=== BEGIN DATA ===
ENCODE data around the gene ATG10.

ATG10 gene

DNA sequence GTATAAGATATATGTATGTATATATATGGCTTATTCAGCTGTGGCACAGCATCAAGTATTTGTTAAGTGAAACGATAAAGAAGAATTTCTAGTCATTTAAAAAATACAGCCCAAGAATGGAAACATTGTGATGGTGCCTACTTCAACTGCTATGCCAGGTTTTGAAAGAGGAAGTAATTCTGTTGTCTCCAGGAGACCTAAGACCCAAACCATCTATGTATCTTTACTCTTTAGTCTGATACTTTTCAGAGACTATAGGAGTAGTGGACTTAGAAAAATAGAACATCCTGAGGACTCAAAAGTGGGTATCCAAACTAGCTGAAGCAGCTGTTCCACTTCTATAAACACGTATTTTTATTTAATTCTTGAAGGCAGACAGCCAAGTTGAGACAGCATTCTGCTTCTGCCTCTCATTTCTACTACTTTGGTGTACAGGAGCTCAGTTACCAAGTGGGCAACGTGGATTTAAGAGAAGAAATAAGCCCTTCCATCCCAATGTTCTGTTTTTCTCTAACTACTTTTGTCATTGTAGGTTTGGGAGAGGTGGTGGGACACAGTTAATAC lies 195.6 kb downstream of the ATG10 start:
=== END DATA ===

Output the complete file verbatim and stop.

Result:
ENCODE data around the gene ATG10.

ATG10 gene

DNA sequence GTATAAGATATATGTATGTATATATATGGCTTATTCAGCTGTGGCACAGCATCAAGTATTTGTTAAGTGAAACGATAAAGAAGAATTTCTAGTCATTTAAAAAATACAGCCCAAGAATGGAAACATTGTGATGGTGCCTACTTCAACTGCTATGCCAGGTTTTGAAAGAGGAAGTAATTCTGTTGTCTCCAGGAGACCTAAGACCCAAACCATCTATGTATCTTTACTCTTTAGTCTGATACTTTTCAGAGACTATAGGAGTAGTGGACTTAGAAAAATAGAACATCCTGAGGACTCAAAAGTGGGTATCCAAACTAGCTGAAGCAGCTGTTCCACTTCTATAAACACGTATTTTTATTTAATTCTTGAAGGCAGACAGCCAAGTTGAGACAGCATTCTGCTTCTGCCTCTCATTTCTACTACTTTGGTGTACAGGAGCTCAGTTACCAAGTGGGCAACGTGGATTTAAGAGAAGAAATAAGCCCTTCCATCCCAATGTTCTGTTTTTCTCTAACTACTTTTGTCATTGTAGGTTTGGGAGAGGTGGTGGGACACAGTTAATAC lies 195.6 kb downstream of the ATG10 start: